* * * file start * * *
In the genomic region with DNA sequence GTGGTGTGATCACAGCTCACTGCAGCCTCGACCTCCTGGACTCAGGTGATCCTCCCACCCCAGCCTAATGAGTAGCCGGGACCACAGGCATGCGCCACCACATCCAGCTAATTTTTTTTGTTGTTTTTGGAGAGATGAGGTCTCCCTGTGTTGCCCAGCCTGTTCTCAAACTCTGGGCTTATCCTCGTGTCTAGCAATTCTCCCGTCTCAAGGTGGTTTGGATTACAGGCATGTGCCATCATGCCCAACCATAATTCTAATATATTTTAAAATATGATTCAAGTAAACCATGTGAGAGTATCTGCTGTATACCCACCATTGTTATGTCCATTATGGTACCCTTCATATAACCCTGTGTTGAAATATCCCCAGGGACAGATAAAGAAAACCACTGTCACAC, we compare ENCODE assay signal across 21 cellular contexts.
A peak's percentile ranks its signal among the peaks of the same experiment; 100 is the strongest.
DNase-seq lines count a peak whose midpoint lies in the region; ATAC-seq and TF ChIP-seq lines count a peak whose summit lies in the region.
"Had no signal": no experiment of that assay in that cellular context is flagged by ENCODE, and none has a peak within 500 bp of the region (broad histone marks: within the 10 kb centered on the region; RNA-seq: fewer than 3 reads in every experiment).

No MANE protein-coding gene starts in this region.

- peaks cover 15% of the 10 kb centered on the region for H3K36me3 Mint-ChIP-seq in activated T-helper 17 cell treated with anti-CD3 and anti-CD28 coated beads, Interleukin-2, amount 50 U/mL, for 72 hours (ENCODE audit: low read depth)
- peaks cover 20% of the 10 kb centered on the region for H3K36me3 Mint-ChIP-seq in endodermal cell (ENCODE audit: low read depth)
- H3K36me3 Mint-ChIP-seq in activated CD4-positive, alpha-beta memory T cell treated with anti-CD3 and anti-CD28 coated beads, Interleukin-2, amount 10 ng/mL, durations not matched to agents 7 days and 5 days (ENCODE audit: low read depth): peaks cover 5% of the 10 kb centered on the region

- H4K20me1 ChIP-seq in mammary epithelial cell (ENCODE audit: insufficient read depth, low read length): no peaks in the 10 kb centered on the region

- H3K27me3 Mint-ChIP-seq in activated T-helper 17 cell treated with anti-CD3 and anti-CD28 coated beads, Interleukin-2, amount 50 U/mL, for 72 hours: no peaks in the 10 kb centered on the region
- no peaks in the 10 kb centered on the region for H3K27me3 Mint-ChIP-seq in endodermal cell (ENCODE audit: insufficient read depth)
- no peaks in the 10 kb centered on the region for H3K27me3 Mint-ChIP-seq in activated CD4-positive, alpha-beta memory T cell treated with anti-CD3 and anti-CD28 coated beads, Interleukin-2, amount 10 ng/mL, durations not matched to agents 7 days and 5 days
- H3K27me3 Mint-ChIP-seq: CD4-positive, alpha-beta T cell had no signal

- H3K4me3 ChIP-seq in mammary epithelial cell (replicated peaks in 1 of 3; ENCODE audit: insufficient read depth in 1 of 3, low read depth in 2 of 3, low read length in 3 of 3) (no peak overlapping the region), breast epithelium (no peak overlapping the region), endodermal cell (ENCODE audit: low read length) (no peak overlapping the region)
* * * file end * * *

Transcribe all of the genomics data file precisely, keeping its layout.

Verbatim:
In the genomic region with DNA sequence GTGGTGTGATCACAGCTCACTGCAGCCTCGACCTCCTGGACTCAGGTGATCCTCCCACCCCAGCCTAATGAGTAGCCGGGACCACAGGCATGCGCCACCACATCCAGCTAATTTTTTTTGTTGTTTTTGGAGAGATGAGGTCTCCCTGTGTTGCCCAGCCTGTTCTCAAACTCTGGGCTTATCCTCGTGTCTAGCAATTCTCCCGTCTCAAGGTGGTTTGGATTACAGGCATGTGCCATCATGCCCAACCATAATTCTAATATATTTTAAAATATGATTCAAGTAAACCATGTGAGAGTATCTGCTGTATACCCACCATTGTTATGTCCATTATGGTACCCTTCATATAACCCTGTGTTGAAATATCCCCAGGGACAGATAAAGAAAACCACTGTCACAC, we compare ENCODE assay signal across 21 cellular contexts.
A peak's percentile ranks its signal among the peaks of the same experiment; 100 is the strongest.
DNase-seq lines count a peak whose midpoint lies in the region; ATAC-seq and TF ChIP-seq lines count a peak whose summit lies in the region.
"Had no signal": no experiment of that assay in that cellular context is flagged by ENCODE, and none has a peak within 500 bp of the region (broad histone marks: within the 10 kb centered on the region; RNA-seq: fewer than 3 reads in every experiment).

No MANE protein-coding gene starts in this region.

- peaks cover 15% of the 10 kb centered on the region for H3K36me3 Mint-ChIP-seq in activated T-helper 17 cell treated with anti-CD3 and anti-CD28 coated beads, Interleukin-2, amount 50 U/mL, for 72 hours (ENCODE audit: low read depth)
- peaks cover 20% of the 10 kb centered on the region for H3K36me3 Mint-ChIP-seq in endodermal cell (ENCODE audit: low read depth)
- H3K36me3 Mint-ChIP-seq in activated CD4-positive, alpha-beta memory T cell treated with anti-CD3 and anti-CD28 coated beads, Interleukin-2, amount 10 ng/mL, durations not matched to agents 7 days and 5 days (ENCODE audit: low read depth): peaks cover 5% of the 10 kb centered on the region

- H4K20me1 ChIP-seq in mammary epithelial cell (ENCODE audit: insufficient read depth, low read length): no peaks in the 10 kb centered on the region

- H3K27me3 Mint-ChIP-seq in activated T-helper 17 cell treated with anti-CD3 and anti-CD28 coated beads, Interleukin-2, amount 50 U/mL, for 72 hours: no peaks in the 10 kb centered on the region
- no peaks in the 10 kb centered on the region for H3K27me3 Mint-ChIP-seq in endodermal cell (ENCODE audit: insufficient read depth)
- no peaks in the 10 kb centered on the region for H3K27me3 Mint-ChIP-seq in activated CD4-positive, alpha-beta memory T cell treated with anti-CD3 and anti-CD28 coated beads, Interleukin-2, amount 10 ng/mL, durations not matched to agents 7 days and 5 days
- H3K27me3 Mint-ChIP-seq: CD4-positive, alpha-beta T cell had no signal

- H3K4me3 ChIP-seq in mammary epithelial cell (replicated peaks in 1 of 3; ENCODE audit: insufficient read depth in 1 of 3, low read depth in 2 of 3, low read length in 3 of 3) (no peak overlapping the region), breast epithelium (no peak overlapping the region), endodermal cell (ENCODE audit: low read length) (no peak overlapping the region)